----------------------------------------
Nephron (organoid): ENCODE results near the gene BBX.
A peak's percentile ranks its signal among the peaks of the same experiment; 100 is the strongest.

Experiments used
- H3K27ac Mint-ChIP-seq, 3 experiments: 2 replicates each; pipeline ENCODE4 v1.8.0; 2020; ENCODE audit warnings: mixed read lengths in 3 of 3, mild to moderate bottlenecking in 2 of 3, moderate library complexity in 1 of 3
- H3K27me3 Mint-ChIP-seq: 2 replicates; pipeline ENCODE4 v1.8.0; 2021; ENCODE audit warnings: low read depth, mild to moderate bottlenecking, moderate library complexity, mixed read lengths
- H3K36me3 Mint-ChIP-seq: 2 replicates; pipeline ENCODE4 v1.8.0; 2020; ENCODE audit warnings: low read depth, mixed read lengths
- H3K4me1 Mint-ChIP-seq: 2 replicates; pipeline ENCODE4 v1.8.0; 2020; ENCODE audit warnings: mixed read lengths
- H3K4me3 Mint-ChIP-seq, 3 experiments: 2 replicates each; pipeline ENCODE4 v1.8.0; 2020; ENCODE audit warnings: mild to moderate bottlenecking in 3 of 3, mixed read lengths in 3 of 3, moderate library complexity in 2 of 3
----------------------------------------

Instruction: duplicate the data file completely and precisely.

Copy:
Nephron (organoid): ENCODE results near the gene BBX.
A peak's percentile ranks its signal among the peaks of the same experiment; 100 is the strongest.

Experiments used
- H3K27ac Mint-ChIP-seq, 3 experiments: 2 replicates each; pipeline ENCODE4 v1.8.0; 2020; ENCODE audit warnings: mixed read lengths in 3 of 3, mild to moderate bottlenecking in 2 of 3, moderate library complexity in 1 of 3
- H3K27me3 Mint-ChIP-seq: 2 replicates; pipeline ENCODE4 v1.8.0; 2021; ENCODE audit warnings: low read depth, mild to moderate bottlenecking, moderate library complexity, mixed read lengths
- H3K36me3 Mint-ChIP-seq: 2 replicates; pipeline ENCODE4 v1.8.0; 2020; ENCODE audit warnings: low read depth, mixed read lengths
- H3K4me1 Mint-ChIP-seq: 2 replicates; pipeline ENCODE4 v1.8.0; 2020; ENCODE audit warnings: mixed read lengths
- H3K4me3 Mint-ChIP-seq, 3 experiments: 2 replicates each; pipeline ENCODE4 v1.8.0; 2020; ENCODE audit warnings: mild to moderate bottlenecking in 3 of 3, mixed read lengths in 3 of 3, moderate library complexity in 2 of 3